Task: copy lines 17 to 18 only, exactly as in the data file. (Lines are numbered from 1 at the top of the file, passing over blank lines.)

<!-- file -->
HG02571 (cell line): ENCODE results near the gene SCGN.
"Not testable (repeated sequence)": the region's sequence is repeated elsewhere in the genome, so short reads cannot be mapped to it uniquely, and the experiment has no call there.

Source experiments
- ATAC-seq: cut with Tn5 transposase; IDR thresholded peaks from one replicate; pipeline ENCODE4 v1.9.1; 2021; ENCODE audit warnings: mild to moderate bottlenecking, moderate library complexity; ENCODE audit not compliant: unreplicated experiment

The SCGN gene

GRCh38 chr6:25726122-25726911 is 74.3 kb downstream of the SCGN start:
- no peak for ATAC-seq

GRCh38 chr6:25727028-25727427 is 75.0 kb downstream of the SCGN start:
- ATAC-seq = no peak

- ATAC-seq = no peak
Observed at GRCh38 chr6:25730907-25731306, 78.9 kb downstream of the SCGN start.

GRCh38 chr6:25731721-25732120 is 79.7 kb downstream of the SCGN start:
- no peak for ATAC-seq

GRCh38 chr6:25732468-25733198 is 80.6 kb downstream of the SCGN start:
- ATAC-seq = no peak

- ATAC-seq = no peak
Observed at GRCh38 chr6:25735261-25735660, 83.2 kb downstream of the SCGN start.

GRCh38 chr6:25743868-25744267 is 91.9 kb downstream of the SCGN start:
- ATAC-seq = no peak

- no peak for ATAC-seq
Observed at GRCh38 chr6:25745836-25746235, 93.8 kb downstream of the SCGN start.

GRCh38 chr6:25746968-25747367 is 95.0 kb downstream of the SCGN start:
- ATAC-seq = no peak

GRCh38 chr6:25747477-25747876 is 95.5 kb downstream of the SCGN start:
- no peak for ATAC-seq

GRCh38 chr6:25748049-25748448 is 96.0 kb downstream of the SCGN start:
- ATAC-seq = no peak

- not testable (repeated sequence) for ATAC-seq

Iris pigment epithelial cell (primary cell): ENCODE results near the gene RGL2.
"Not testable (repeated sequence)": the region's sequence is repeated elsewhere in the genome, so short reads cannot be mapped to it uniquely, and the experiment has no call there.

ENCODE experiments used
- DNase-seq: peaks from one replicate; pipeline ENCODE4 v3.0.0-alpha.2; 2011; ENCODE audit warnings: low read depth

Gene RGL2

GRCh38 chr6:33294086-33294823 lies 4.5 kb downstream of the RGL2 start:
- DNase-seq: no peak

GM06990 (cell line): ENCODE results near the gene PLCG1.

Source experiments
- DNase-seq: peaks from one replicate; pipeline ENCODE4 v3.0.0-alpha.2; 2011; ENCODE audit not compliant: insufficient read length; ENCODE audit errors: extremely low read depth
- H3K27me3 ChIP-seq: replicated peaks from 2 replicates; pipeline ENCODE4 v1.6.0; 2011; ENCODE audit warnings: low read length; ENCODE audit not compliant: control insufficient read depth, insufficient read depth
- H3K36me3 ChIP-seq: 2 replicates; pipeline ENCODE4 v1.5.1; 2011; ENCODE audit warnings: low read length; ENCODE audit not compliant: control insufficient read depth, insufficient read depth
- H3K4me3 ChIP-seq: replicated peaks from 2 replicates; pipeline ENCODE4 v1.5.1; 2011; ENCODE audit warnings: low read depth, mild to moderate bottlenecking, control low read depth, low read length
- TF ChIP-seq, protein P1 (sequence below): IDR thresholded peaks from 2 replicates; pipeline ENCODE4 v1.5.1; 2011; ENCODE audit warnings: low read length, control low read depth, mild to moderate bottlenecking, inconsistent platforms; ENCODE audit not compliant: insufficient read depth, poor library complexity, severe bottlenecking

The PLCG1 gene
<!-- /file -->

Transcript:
Observed at GRCh38 chr6:25735261-25735660, 83.2 kb downstream of the SCGN start.

GRCh38 chr6:25743868-25744267 is 91.9 kb downstream of the SCGN start: